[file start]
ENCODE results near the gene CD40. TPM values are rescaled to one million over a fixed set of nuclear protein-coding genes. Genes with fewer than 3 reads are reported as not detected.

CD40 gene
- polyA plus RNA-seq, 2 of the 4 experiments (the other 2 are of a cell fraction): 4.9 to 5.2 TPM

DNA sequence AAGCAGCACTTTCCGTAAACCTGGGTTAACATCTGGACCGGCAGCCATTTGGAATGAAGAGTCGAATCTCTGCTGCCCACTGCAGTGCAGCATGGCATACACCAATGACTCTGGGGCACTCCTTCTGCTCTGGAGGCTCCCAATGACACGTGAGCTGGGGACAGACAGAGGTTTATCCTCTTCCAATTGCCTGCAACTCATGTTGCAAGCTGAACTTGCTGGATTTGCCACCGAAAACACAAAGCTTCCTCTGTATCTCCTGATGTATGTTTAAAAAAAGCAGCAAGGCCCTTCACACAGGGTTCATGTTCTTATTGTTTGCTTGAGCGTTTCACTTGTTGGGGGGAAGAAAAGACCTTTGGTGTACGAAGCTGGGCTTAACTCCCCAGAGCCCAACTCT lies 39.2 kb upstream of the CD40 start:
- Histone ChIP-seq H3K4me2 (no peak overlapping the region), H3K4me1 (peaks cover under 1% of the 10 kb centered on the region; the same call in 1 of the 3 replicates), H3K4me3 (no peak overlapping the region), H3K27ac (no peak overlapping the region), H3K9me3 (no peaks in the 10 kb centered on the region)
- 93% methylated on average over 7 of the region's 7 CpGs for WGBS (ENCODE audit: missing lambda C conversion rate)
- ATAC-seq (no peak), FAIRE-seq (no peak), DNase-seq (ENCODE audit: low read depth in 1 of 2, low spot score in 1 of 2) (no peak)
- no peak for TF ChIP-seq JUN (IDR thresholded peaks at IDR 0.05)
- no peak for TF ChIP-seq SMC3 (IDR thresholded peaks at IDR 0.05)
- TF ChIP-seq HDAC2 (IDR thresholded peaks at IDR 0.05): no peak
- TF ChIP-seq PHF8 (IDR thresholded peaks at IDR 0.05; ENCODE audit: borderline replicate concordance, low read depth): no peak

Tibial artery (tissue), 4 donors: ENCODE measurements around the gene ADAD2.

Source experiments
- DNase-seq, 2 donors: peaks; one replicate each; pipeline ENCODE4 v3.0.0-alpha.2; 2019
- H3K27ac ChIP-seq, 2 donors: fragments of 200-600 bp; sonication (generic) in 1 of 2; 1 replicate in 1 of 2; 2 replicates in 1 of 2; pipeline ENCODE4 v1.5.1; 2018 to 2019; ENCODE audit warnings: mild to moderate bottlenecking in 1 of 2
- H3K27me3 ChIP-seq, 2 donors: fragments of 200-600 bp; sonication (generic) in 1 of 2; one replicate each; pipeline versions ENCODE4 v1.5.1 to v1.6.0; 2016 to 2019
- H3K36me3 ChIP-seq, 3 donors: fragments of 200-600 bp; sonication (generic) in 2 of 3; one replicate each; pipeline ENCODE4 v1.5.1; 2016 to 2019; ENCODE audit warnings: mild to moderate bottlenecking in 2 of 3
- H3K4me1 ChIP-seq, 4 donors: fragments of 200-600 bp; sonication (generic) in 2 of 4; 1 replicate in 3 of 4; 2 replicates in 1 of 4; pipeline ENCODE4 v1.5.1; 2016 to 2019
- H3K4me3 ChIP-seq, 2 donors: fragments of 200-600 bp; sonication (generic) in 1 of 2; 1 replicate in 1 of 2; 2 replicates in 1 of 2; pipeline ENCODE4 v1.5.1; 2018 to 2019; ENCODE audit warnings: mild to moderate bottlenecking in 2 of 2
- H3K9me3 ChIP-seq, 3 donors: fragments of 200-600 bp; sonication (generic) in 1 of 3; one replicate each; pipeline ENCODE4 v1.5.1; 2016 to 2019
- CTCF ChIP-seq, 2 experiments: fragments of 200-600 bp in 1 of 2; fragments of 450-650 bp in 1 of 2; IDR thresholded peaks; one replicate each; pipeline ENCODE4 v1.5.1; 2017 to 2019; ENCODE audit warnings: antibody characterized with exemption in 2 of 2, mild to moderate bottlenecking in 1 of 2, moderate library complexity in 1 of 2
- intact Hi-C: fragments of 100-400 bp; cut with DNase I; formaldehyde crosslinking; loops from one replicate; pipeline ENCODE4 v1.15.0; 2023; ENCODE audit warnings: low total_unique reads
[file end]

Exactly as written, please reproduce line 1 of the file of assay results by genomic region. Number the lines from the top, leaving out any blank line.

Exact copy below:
ENCODE results near the gene CD40. TPM values are rescaled to one million over a fixed set of nuclear protein-coding genes. Genes with fewer than 3 reads are reported as not detected.